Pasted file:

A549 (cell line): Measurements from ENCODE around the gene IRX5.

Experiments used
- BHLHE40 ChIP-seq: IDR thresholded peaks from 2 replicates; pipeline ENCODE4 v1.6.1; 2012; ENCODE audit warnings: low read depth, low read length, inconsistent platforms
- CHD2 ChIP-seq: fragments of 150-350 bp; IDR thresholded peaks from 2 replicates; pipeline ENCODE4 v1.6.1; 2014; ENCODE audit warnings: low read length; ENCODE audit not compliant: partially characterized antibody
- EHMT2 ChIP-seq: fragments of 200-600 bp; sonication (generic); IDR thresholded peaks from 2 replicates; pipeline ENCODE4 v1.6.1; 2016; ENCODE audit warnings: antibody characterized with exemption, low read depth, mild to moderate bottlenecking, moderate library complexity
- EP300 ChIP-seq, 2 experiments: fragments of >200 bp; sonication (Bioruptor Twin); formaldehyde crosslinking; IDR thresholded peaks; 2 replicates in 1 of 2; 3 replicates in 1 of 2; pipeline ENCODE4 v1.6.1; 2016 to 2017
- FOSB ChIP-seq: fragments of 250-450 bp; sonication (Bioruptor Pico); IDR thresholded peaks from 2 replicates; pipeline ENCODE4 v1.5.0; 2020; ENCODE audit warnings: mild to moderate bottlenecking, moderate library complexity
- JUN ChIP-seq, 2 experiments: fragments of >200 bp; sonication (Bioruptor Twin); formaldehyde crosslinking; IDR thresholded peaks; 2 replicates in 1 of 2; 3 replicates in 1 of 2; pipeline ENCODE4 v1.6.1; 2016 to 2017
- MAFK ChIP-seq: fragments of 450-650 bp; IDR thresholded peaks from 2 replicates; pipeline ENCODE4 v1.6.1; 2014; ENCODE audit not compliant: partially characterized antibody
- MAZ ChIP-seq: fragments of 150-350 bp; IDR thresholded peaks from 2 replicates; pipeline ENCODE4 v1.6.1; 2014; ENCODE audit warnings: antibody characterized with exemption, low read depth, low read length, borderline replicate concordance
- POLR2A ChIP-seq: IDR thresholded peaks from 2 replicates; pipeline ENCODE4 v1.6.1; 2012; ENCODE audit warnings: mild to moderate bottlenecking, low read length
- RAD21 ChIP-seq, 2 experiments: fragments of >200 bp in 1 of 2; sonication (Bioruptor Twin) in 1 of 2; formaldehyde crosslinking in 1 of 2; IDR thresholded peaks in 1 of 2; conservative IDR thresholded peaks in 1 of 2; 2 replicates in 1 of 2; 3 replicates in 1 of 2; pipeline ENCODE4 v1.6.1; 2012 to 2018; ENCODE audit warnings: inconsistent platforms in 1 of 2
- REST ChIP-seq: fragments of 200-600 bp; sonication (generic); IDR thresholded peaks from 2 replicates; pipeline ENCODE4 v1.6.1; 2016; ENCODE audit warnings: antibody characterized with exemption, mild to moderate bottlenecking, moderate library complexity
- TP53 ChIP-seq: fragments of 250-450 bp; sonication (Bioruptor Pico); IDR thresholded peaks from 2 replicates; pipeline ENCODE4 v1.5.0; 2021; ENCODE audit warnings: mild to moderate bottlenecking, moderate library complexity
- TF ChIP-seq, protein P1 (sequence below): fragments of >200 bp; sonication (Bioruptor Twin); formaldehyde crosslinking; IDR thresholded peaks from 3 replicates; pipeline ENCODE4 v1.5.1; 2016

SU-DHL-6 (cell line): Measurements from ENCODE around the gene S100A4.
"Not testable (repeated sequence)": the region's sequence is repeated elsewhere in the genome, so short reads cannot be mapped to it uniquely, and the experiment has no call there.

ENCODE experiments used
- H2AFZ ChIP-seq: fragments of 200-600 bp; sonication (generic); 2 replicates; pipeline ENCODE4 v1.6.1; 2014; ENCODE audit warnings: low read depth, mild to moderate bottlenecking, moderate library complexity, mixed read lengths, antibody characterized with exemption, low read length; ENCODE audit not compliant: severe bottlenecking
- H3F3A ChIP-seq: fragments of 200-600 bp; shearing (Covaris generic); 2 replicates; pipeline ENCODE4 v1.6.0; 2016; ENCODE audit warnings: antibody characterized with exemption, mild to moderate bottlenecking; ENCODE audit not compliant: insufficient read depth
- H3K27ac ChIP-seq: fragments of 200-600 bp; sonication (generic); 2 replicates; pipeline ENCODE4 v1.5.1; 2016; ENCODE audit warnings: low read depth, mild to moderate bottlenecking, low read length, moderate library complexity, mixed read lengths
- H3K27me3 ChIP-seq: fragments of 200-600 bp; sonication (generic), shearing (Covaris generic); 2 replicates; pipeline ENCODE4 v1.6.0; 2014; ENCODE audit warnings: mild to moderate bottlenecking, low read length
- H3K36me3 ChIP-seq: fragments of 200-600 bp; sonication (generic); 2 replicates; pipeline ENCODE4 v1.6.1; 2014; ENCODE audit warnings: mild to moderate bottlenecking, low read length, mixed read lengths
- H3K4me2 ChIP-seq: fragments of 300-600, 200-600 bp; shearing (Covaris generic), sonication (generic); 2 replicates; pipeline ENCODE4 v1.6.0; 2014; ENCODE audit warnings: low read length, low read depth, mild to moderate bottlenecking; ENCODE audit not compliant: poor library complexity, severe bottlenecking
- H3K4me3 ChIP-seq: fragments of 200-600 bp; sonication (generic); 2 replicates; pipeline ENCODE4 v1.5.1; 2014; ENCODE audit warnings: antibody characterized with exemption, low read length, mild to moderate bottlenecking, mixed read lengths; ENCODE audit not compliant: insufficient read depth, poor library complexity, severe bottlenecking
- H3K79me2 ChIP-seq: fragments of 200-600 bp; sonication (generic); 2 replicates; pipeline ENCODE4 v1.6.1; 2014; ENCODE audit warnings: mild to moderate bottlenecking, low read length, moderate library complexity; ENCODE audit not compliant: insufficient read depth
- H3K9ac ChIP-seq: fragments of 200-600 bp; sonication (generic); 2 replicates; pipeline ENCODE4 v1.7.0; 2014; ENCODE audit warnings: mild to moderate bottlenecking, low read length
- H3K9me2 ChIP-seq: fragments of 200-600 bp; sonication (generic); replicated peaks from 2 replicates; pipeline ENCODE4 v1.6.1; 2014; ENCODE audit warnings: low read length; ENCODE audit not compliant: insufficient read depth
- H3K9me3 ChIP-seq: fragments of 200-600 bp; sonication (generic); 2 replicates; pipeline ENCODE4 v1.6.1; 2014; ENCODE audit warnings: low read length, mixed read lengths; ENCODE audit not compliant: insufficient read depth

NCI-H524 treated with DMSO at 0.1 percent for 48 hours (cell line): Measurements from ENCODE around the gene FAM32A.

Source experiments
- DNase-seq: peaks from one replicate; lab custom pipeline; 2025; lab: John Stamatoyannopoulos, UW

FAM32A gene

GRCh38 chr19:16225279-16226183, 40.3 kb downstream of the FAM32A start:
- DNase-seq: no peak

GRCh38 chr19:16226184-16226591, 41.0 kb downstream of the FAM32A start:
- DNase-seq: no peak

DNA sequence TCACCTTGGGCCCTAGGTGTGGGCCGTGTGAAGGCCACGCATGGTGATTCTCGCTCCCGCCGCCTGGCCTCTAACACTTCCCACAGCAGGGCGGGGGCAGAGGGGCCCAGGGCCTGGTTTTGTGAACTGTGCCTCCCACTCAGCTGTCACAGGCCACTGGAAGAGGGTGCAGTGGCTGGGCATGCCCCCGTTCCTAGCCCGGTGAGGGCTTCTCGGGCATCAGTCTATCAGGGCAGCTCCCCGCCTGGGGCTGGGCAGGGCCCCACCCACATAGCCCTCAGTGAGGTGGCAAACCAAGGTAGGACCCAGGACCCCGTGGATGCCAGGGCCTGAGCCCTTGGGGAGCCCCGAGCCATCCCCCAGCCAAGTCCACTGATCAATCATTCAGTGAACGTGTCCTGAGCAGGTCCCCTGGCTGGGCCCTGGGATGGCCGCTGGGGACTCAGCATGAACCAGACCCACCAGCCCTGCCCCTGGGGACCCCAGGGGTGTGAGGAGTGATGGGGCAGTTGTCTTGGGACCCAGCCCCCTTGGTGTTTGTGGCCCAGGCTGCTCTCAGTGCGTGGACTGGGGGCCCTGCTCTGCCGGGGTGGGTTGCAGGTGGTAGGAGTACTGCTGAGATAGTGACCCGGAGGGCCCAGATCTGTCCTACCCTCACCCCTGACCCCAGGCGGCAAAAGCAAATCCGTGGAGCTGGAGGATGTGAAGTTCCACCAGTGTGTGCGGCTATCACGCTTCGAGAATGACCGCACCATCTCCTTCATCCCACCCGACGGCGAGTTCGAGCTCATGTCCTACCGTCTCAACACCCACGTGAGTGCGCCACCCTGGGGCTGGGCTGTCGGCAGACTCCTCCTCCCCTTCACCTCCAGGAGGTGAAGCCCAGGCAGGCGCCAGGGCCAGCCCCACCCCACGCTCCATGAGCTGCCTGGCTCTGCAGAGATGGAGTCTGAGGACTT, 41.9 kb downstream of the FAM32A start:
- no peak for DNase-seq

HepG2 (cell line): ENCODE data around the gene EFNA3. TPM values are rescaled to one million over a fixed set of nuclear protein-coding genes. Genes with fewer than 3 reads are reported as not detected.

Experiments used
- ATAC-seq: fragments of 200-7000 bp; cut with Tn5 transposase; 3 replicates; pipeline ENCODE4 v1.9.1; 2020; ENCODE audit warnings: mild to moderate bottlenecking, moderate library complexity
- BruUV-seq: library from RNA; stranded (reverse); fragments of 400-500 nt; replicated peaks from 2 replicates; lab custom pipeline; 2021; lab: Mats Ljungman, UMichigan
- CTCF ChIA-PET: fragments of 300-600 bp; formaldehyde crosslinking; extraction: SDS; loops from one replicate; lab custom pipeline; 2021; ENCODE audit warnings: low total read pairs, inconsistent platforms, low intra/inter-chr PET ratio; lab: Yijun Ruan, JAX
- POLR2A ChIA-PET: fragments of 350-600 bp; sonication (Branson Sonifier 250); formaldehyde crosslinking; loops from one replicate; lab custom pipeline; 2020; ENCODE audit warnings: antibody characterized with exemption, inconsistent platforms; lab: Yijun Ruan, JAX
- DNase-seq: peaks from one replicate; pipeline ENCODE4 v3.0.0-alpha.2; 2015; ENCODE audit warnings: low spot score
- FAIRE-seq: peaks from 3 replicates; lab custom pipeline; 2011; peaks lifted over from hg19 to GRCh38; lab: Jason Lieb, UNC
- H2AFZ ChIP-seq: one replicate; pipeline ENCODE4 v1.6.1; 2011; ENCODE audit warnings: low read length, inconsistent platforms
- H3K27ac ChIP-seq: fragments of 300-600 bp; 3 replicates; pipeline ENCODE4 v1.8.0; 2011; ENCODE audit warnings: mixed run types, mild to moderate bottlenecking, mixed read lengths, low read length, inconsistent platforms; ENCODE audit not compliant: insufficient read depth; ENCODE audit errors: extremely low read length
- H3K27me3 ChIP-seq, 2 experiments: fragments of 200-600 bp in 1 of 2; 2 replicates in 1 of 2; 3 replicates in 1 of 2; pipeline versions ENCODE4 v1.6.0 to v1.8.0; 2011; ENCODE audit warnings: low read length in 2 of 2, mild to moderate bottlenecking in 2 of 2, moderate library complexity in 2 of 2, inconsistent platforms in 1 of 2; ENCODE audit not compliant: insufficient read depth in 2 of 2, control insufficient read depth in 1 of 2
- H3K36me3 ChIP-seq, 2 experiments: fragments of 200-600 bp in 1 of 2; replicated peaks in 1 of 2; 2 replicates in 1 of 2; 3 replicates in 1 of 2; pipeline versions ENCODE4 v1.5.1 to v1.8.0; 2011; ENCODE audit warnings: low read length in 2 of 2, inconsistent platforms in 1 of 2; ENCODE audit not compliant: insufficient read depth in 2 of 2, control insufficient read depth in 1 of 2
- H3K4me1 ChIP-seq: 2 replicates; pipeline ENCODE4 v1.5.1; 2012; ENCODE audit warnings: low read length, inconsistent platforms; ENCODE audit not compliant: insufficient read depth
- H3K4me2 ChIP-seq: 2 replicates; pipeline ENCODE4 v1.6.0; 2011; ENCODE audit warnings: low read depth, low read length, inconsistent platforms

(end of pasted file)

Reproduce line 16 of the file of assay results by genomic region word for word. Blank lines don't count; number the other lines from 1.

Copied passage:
SU-DHL-6 (cell line): Measurements from ENCODE around the gene S100A4.